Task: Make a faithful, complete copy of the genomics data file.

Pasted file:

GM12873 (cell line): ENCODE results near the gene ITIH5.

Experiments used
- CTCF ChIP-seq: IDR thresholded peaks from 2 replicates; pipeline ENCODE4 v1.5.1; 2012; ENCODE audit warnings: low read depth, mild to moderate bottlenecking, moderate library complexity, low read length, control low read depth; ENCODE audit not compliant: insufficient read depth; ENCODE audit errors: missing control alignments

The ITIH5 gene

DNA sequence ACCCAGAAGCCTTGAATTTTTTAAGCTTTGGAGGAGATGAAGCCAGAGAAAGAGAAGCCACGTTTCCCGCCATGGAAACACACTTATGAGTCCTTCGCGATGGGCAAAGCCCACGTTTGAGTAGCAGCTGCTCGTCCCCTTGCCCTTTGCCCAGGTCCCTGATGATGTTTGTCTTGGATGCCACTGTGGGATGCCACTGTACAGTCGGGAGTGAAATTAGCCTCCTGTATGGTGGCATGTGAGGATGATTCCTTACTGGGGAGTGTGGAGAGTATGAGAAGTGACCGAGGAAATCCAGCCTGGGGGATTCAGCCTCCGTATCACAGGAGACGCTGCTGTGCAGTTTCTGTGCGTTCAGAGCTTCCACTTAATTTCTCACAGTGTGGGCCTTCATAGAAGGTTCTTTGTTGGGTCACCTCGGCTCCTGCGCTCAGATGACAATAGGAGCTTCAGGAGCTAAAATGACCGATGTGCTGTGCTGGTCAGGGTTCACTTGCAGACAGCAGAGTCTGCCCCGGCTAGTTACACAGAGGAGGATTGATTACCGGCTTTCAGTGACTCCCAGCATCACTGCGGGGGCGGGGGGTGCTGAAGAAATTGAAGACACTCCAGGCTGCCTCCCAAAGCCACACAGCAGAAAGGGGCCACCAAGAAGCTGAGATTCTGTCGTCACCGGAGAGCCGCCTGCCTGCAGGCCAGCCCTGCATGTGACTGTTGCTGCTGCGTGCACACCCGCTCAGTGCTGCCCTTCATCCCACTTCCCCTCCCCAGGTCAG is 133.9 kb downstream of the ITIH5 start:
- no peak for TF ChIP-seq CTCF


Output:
GM12873 (cell line): ENCODE results near the gene ITIH5.

Experiments used
- CTCF ChIP-seq: IDR thresholded peaks from 2 replicates; pipeline ENCODE4 v1.5.1; 2012; ENCODE audit warnings: low read depth, mild to moderate bottlenecking, moderate library complexity, low read length, control low read depth; ENCODE audit not compliant: insufficient read depth; ENCODE audit errors: missing control alignments

The ITIH5 gene

DNA sequence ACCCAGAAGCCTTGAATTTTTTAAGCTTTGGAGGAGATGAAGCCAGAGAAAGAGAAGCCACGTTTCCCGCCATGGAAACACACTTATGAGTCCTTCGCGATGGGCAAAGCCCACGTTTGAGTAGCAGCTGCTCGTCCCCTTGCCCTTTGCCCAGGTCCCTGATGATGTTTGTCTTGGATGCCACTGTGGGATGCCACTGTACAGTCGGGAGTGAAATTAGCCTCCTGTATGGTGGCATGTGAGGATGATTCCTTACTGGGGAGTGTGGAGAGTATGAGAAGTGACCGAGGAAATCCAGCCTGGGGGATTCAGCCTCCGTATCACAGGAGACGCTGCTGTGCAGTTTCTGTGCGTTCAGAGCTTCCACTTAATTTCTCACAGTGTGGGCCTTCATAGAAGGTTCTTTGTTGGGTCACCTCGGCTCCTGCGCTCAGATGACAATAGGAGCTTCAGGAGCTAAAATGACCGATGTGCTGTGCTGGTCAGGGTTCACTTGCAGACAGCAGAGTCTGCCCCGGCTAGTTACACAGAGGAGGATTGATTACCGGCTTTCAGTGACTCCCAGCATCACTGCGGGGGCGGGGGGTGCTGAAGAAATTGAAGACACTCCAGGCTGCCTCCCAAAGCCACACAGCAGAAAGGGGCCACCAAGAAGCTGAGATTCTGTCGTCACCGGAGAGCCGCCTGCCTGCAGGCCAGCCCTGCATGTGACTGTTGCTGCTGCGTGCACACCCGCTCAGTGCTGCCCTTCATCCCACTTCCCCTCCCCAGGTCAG is 133.9 kb downstream of the ITIH5 start:
- no peak for TF ChIP-seq CTCF